Six new science fiction authors worth reading now

The Calculating Stars is by one of the best new science fiction authors. Even today, anyone over the age of fifty or so is likely to think of Robert Heinlein, Isaac Asimov, and Arthur C. Clarke when the subject of science fiction comes up. Yet all three have been dead for a long time (Heinlein in 1988, Asimov in 1992, Clarke in 2008), and the field has moved light-years away from the genre they dominated for so long. At least two generations of younger writers have come along. In fact, some of them have already retired.

Today, the big names in the field include William Gibson, Kim Stanley Robinson, and Neal Stephenson, all of whom published their first novels in 1984. But a new generation has emerged in the last decade—and that’s my subject here. A great many of the newly emerging masters, even possibly a majority, are women. Although I can’t possibly claim to have read them all, I’ve explored the work of many of the newer sci-fi authors. And here I’ll list the very best of those I’ve come across.

For each of the six authors in the list below I’ve noted the novels I’ve reviewed, with each title linked to its review.

Please note that the books listed here are all science fiction, not fantasy. I recognize that a great deal of the bestselling work in the field is fantasy, but it doesn’t interest me.

Peter Cawdron

Peter Cawdron is an Australian author who specializes in hard science fiction. He lives in Brisbane with his wife and three children. Goodreads lists thirty books he’s written, making him by far the most prolific of this crop of new writers listed here.

Retrograde (Retrograde #1)What life on Mars would really be like

Reentry (Retrograde #2)A fast-paced science fiction thriller grounded in believable science

Anomaly (First Contact #1) Extraterrestrial contact changes everything in this SF novel

3zekiel (First Contact #10)A thoughtful treatment of First Contact in this new sci-fi novel

But the Stars (First Contact #11) by Peter Cawdron—An alien encounter that questions the nature of reality

Becky Chambers

Becky Chambers self-published the first novel in her Wayfarers series after raising the needed funds on Kickstarter. Following the publication of the series’s third book, she won the Hugo Award for Best Series in 2017. She lives with her wife in California.

The Long Way to a Small, Angry Planet (Wayfarers #1)A delightful modern space opera that’s all about character development

A Closed and Common Orbit (Wayfarers #2)Lovable characters in this off-beat space opera

Record of a Spaceborn Few (Wayfarers #3)A brilliant invented universe in an unusually good new science fiction novel

To Be Taught, If FortunateAn excellent hard science fiction novella from Becky Chambers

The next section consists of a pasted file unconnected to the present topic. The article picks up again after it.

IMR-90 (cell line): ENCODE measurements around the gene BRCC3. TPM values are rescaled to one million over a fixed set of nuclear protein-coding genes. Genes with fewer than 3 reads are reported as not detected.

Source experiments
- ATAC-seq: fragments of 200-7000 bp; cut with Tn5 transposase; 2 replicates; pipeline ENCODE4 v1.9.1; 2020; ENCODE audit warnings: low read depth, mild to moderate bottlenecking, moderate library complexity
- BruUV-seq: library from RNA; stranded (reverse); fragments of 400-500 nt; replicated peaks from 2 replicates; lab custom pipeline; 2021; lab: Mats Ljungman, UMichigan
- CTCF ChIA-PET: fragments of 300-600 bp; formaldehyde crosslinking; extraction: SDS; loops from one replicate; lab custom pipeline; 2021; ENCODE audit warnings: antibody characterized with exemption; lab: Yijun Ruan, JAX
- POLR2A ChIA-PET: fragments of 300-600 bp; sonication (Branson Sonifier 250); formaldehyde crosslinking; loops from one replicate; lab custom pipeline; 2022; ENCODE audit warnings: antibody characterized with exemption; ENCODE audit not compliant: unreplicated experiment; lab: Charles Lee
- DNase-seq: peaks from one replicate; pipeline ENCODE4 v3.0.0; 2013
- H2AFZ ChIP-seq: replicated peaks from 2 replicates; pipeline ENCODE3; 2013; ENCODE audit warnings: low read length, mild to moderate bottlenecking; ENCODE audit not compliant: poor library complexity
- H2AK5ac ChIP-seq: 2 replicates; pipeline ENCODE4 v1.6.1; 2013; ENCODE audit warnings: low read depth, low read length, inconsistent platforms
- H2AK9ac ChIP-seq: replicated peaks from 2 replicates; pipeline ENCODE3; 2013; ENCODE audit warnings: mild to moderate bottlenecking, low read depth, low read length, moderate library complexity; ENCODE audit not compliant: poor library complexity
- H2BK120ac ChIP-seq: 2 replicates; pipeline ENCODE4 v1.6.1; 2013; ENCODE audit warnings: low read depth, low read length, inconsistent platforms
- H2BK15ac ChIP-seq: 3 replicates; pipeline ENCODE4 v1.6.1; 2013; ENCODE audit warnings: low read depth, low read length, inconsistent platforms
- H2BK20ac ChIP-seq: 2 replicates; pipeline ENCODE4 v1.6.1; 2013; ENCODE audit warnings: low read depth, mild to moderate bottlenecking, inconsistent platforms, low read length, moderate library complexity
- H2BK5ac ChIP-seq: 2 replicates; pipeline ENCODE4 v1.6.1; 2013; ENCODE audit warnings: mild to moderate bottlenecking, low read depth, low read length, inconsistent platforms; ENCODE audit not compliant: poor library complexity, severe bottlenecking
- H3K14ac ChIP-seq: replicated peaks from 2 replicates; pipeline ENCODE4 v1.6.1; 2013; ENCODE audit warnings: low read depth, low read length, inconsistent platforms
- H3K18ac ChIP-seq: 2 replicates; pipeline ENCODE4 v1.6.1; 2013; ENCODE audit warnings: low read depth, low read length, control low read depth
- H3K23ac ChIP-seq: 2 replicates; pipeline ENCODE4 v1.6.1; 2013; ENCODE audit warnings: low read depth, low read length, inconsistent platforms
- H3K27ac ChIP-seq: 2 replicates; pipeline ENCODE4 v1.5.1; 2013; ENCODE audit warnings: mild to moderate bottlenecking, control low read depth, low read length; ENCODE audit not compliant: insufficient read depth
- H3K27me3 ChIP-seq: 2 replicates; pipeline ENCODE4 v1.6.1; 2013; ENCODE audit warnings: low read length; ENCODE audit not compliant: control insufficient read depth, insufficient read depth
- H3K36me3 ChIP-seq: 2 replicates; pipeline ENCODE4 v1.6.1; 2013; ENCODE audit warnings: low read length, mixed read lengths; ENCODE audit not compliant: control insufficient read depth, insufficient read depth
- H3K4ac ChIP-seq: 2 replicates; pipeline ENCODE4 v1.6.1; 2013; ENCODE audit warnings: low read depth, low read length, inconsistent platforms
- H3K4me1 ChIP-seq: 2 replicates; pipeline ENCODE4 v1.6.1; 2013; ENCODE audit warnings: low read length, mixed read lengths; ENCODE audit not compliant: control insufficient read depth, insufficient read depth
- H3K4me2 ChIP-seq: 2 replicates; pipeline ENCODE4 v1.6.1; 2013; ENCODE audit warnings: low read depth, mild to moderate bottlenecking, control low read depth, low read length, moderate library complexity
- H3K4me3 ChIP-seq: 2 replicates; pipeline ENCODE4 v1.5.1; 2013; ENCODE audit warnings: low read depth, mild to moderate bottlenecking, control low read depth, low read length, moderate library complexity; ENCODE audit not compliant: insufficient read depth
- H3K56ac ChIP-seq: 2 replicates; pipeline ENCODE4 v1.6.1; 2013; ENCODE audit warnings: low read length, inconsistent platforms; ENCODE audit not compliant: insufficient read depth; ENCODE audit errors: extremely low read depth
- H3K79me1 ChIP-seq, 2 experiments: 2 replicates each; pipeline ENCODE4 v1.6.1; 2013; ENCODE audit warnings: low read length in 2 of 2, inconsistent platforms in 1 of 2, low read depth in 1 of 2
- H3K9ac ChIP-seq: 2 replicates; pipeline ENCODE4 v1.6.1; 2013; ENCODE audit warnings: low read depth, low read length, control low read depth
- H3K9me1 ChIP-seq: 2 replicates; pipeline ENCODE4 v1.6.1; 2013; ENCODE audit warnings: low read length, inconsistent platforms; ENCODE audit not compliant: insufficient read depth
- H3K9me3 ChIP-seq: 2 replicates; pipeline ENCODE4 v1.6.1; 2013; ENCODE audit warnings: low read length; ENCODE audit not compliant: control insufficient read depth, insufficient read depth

Mary Robinette Kowal

Mary Robinette Kowal has published more than a dozen science fiction novels and numerous short stories, winning her a slew of literary awards. The most recent of those awards were the Hugo, Nebula, and Locus Awards for her novel The Calculating Stars. She is also a puppeteer and voice actor. Kowal is currently the president of the Science Fiction and Fantasy Writers of America (SFFWA).

The Calculating Stars (Lady Astronaut #1)This novel shows just how good hard science fiction can be

The Fated Sky (Lady Astronaut #2)An astonishingly good science fiction novel about the first manned mission to Mars

The Relentless Moon (Lady Astronaut #3) – The third Lady Astronaut novel doesn’t live up to the promise of the first two

Marie Lu

China-born American author Marie Lu writes science fiction for young adults. In addition to her celebrated Legend series), she has published seven other novels. She lives in Los Angeles with her husband and son.

Legend (Legend Trilogy #1)Far-future teens battling for survival in dystopia

Prodigy (Legend Trilogy #2)In this YA sci-fi trilogy, Marie Lu imagines a novel future for the United States

H. C. H. Ritz

Mississippian-turned-Texan H. C. H. Ritz, who goes by Hilary, was a web designer before turning to writing. She lives in Houston with her spouse (“a wonderful human being”) and her son. She is the author of three science fiction novels.

Absence of MindIn an unusually original sci-fi techno-thriller, technology meets neuroscience

The Robin Hood ThiefA grim look into the near future that’s all too plausible

The Light BringersThe power of positive thinking goes awry in this dystopian novel

Adrian Tchaikovsky

Adrian Tchaikovsky is a British science fiction and fantasy author who has written twenty novels. He uses role-playing games, including live action role-playing, in constructing his stories. He won the Arthur C. Clarke Award for Children of Time in 2016.

Children of Time (Children of Time #1)Accelerated evolution is the theme in a superior science fiction novel

The Expert System’s BrotherAn exceedingly clever science fiction story

Walking to AldebaranA science fiction novel that reads like a fever dream 

Firewalkers  A dismal, dystopian future where the climate has run amok

IroncladsIn a clever novella, a future of endless war

And it’s also worth watching Marina J. Lostetter, who lives in Arkansas with her husband. Her debut novel, Noumenon, was outstanding.

Noumenon (Noumenon #1)A visionary science fiction novel with hard science at its core

For further reading

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